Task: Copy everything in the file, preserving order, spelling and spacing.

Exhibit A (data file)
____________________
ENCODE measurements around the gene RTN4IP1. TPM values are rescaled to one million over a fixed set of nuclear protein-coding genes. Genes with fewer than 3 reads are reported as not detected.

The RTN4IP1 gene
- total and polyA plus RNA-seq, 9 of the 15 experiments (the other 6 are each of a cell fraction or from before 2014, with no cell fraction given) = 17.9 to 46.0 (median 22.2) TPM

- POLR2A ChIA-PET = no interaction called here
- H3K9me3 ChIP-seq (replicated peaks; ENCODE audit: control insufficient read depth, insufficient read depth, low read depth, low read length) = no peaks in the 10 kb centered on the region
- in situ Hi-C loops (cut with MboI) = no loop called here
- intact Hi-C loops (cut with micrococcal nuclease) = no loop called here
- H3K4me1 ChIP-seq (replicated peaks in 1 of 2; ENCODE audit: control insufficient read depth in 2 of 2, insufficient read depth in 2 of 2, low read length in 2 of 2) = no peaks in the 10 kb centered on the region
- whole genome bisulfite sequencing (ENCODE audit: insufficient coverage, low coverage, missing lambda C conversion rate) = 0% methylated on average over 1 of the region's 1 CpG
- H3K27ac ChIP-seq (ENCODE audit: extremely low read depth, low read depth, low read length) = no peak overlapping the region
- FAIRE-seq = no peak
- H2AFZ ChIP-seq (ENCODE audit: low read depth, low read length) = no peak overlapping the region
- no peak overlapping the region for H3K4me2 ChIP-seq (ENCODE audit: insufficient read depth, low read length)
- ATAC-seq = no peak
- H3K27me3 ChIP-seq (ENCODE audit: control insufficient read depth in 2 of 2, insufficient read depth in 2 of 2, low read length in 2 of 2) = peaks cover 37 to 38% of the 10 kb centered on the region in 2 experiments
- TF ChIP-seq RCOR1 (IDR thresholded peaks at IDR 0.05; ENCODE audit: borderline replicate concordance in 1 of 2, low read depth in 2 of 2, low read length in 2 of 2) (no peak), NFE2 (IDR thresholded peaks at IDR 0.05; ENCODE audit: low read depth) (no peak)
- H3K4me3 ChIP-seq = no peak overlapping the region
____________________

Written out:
ENCODE measurements around the gene RTN4IP1. TPM values are rescaled to one million over a fixed set of nuclear protein-coding genes. Genes with fewer than 3 reads are reported as not detected.

The RTN4IP1 gene
- total and polyA plus RNA-seq, 9 of the 15 experiments (the other 6 are each of a cell fraction or from before 2014, with no cell fraction given) = 17.9 to 46.0 (median 22.2) TPM

- POLR2A ChIA-PET = no interaction called here
- H3K9me3 ChIP-seq (replicated peaks; ENCODE audit: control insufficient read depth, insufficient read depth, low read depth, low read length) = no peaks in the 10 kb centered on the region
- in situ Hi-C loops (cut with MboI) = no loop called here
- intact Hi-C loops (cut with micrococcal nuclease) = no loop called here
- H3K4me1 ChIP-seq (replicated peaks in 1 of 2; ENCODE audit: control insufficient read depth in 2 of 2, insufficient read depth in 2 of 2, low read length in 2 of 2) = no peaks in the 10 kb centered on the region
- whole genome bisulfite sequencing (ENCODE audit: insufficient coverage, low coverage, missing lambda C conversion rate) = 0% methylated on average over 1 of the region's 1 CpG
- H3K27ac ChIP-seq (ENCODE audit: extremely low read depth, low read depth, low read length) = no peak overlapping the region
- FAIRE-seq = no peak
- H2AFZ ChIP-seq (ENCODE audit: low read depth, low read length) = no peak overlapping the region
- no peak overlapping the region for H3K4me2 ChIP-seq (ENCODE audit: insufficient read depth, low read length)
- ATAC-seq = no peak
- H3K27me3 ChIP-seq (ENCODE audit: control insufficient read depth in 2 of 2, insufficient read depth in 2 of 2, low read length in 2 of 2) = peaks cover 37 to 38% of the 10 kb centered on the region in 2 experiments
- TF ChIP-seq RCOR1 (IDR thresholded peaks at IDR 0.05; ENCODE audit: borderline replicate concordance in 1 of 2, low read depth in 2 of 2, low read length in 2 of 2) (no peak), NFE2 (IDR thresholded peaks at IDR 0.05; ENCODE audit: low read depth) (no peak)
- H3K4me3 ChIP-seq = no peak overlapping the region